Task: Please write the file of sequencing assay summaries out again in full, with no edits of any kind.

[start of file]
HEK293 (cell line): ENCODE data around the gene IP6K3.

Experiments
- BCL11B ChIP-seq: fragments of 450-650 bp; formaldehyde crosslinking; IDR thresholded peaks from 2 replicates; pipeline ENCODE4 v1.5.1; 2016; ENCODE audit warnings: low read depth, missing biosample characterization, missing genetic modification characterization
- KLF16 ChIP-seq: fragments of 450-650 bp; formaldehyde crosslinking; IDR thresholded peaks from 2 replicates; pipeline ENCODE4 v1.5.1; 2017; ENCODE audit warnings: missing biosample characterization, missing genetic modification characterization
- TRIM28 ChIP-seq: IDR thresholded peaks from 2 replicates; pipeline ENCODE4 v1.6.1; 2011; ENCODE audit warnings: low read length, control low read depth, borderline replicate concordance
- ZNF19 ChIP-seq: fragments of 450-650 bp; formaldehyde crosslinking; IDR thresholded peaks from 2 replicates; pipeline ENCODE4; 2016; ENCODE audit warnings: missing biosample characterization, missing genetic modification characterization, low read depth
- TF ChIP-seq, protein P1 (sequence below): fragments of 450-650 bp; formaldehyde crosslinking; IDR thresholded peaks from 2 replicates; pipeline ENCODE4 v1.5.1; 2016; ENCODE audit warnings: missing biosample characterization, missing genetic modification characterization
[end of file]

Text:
HEK293 (cell line): ENCODE data around the gene IP6K3.

Experiments
- BCL11B ChIP-seq: fragments of 450-650 bp; formaldehyde crosslinking; IDR thresholded peaks from 2 replicates; pipeline ENCODE4 v1.5.1; 2016; ENCODE audit warnings: low read depth, missing biosample characterization, missing genetic modification characterization
- KLF16 ChIP-seq: fragments of 450-650 bp; formaldehyde crosslinking; IDR thresholded peaks from 2 replicates; pipeline ENCODE4 v1.5.1; 2017; ENCODE audit warnings: missing biosample characterization, missing genetic modification characterization
- TRIM28 ChIP-seq: IDR thresholded peaks from 2 replicates; pipeline ENCODE4 v1.6.1; 2011; ENCODE audit warnings: low read length, control low read depth, borderline replicate concordance
- ZNF19 ChIP-seq: fragments of 450-650 bp; formaldehyde crosslinking; IDR thresholded peaks from 2 replicates; pipeline ENCODE4; 2016; ENCODE audit warnings: missing biosample characterization, missing genetic modification characterization, low read depth
- TF ChIP-seq, protein P1 (sequence below): fragments of 450-650 bp; formaldehyde crosslinking; IDR thresholded peaks from 2 replicates; pipeline ENCODE4 v1.5.1; 2016; ENCODE audit warnings: missing biosample characterization, missing genetic modification characterization